The main character, Maksudov says:

‘I returned to the theater which had now become as necessary to me as morphine to an addict.” and “But more important was my love for the Independent Theatre; I was now pinned to it like a beetle to a piece of cork…’  

SC:  The show offers a new perspective on theatre and is at times shocking.  It also can be a bit haunting and bleak.  How did you develop the style of this show?

IG:  Each style of theatre for me is born out of the text, and the world of the author.

The main character says:

‘I started noticing that something colorful was emerging from the white pages.

The vision was not just a flat picture, but something three-dimensional.  As if peering into a little box, I could see the light gleaming and the figures from my novel moving about. Oh, what a fascinating game it was to observe these characters moving about the little room.’

Using this text, we decided to create a box that all the characters live in, and with them, Maksudov, the main character. What kind of box should it be?  Since the play depicts the Moscow Art Theatre in the 1920s, we decided that the shape of the walls of this box should depict the famous portrait foyer of the Moscow Art Theatre with portraits of the great artists of the time constantly staring at the author and characters inside the box.  We then decided that the audience members should portray these portraits, and thus, we have the audience seated around the box, in which characters come alive.  They are looking though their individual windows or portraits as if in a foyer of the legendary theatre.  Maksudov therefore, is forever stuck like Prometheus in the ‘magical box’ or the ‘portrait foyer’ that he loves more than anything in the world.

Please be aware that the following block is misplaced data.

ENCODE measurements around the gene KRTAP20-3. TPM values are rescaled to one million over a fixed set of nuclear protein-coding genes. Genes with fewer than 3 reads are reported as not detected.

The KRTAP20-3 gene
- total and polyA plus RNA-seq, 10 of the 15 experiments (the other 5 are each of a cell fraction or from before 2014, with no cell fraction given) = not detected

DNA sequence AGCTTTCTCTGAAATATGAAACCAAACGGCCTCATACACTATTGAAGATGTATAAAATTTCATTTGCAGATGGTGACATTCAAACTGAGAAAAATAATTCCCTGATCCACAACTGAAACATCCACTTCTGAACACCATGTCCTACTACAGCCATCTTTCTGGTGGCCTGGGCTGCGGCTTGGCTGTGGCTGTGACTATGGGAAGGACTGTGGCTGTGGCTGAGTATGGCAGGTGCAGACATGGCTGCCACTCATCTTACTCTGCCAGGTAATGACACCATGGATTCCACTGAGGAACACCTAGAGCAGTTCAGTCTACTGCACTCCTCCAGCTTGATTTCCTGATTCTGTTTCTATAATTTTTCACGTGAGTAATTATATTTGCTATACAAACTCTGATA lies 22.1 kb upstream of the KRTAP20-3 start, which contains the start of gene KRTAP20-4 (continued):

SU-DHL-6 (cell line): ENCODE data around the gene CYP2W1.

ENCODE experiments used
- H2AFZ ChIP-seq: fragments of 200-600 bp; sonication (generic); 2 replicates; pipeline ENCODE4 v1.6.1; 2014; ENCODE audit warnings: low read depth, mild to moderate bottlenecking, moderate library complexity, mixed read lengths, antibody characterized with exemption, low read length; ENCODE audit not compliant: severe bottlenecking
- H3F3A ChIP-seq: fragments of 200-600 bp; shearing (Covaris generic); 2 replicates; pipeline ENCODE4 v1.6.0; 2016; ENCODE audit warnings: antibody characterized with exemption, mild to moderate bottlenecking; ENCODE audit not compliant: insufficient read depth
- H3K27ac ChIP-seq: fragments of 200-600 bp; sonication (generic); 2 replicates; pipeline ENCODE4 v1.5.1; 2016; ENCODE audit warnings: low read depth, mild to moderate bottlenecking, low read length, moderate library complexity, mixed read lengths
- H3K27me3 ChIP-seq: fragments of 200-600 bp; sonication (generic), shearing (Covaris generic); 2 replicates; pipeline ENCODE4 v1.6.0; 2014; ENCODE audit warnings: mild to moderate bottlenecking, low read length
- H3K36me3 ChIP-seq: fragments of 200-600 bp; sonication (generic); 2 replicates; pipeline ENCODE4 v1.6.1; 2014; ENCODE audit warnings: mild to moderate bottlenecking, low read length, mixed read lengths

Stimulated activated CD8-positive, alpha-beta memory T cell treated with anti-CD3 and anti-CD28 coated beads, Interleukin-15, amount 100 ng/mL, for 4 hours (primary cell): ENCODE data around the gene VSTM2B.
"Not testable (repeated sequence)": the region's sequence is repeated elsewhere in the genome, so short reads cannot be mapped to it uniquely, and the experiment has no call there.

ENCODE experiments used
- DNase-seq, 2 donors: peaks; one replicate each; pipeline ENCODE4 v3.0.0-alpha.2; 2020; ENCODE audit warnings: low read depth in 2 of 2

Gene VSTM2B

Arlekin Players Dead Man's Diary cast

A scene from Dead Man’s Diary: A Theatrical Novel Photo courtesy of Arlekin Players

SC:  This show also features its share of absurd comedy as well.

IG:  Correct.  In Maksudov’s eyes, the actors in the theatre hire him to write a play are from a different, exotic, and fascinating world.  It’s as if they are superhuman. The absurdity comes from the heightened level of passion of the characters and their incredible self-delusions, which at times are absurdly vulnerable and poetic, and at times absurdly cruel and self-absorbed. We recognize the faults of the human soul looking through Maskudov’s eyes as if though a looking glass, where the faults become exaggerated and ultimately comical.

SC:  It describes not only theatre, but the writer’s journey and touches upon what it really means to be successful.  What are your views on success?